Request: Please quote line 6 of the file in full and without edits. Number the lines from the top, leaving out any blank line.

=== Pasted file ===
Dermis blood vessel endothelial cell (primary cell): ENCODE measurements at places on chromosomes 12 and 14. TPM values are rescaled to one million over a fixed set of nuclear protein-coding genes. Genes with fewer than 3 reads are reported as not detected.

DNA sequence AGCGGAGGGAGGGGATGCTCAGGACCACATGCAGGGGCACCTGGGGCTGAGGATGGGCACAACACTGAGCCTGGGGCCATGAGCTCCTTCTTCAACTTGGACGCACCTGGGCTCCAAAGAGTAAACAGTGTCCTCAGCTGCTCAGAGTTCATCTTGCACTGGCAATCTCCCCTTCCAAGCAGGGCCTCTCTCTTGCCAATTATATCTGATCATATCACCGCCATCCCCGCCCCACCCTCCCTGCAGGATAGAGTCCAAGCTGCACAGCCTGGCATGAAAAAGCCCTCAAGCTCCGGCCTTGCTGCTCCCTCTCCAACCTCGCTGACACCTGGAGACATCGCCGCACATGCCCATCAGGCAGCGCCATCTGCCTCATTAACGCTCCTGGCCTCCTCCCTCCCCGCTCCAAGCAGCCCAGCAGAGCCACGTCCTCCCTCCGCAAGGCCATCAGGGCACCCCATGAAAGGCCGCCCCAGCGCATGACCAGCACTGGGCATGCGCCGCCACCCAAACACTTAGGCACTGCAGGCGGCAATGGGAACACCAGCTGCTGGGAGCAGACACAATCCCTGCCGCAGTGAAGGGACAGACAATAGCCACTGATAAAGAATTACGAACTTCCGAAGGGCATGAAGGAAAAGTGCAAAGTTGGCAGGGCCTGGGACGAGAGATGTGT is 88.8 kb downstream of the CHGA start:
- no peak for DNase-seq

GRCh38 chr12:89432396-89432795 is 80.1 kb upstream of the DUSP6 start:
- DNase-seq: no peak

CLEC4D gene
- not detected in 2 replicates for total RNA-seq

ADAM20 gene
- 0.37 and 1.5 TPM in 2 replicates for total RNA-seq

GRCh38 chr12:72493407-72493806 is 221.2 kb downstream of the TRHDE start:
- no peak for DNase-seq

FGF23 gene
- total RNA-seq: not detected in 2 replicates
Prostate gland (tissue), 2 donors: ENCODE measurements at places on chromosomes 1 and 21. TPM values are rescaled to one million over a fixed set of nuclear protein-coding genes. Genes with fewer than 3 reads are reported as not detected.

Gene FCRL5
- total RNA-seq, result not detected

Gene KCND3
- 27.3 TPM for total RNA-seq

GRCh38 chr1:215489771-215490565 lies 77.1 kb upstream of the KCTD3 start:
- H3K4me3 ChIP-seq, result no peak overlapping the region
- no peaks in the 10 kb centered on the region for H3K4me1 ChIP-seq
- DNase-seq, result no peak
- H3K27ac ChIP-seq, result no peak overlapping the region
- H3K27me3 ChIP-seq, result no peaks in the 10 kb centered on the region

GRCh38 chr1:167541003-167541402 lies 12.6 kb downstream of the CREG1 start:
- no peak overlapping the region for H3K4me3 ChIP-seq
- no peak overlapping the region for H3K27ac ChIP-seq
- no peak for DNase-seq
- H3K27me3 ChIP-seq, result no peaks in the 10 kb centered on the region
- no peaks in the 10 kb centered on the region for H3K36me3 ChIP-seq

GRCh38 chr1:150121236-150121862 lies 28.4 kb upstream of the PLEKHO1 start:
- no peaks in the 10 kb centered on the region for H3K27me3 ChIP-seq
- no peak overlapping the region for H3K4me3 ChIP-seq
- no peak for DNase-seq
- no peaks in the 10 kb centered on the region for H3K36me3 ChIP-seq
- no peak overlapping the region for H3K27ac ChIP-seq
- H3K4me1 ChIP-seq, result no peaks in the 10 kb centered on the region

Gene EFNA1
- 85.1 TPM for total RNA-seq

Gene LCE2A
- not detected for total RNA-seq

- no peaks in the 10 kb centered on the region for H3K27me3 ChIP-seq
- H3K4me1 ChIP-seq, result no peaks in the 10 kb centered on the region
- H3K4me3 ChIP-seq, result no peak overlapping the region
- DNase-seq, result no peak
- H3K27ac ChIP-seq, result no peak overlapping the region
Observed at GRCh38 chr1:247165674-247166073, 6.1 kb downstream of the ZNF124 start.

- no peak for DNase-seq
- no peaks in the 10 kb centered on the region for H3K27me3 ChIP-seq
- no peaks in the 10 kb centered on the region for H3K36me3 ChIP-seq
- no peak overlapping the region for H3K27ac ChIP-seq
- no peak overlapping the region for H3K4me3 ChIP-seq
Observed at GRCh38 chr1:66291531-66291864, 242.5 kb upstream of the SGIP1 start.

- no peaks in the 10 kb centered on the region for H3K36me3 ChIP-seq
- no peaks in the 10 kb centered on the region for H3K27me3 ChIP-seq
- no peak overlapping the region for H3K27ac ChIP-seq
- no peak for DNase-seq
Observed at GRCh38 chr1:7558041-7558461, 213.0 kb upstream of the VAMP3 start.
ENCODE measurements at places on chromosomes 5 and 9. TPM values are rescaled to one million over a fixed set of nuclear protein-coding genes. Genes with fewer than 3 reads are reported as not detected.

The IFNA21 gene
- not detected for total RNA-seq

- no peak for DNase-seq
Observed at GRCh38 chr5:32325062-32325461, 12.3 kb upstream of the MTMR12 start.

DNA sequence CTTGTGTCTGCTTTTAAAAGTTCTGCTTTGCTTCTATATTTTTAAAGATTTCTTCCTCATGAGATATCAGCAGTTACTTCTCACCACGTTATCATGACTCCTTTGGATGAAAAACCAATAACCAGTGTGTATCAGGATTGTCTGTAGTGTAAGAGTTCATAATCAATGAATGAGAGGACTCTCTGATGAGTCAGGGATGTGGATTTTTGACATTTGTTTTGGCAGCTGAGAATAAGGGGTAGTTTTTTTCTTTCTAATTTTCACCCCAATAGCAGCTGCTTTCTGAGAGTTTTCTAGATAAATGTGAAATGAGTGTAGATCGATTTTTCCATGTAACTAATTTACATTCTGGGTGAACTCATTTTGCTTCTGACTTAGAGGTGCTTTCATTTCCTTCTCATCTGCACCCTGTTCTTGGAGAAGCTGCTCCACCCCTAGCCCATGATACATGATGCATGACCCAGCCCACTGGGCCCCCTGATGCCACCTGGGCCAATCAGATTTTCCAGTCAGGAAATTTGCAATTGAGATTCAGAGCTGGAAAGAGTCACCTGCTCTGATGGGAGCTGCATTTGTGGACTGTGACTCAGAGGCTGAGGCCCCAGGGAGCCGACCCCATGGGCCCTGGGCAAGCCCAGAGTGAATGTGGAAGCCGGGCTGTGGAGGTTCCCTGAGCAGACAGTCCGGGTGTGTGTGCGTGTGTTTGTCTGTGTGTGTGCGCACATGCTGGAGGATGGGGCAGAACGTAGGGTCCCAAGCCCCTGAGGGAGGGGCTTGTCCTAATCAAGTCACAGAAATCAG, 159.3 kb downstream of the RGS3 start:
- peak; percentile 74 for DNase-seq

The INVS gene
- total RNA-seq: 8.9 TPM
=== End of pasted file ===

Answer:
CLEC4D gene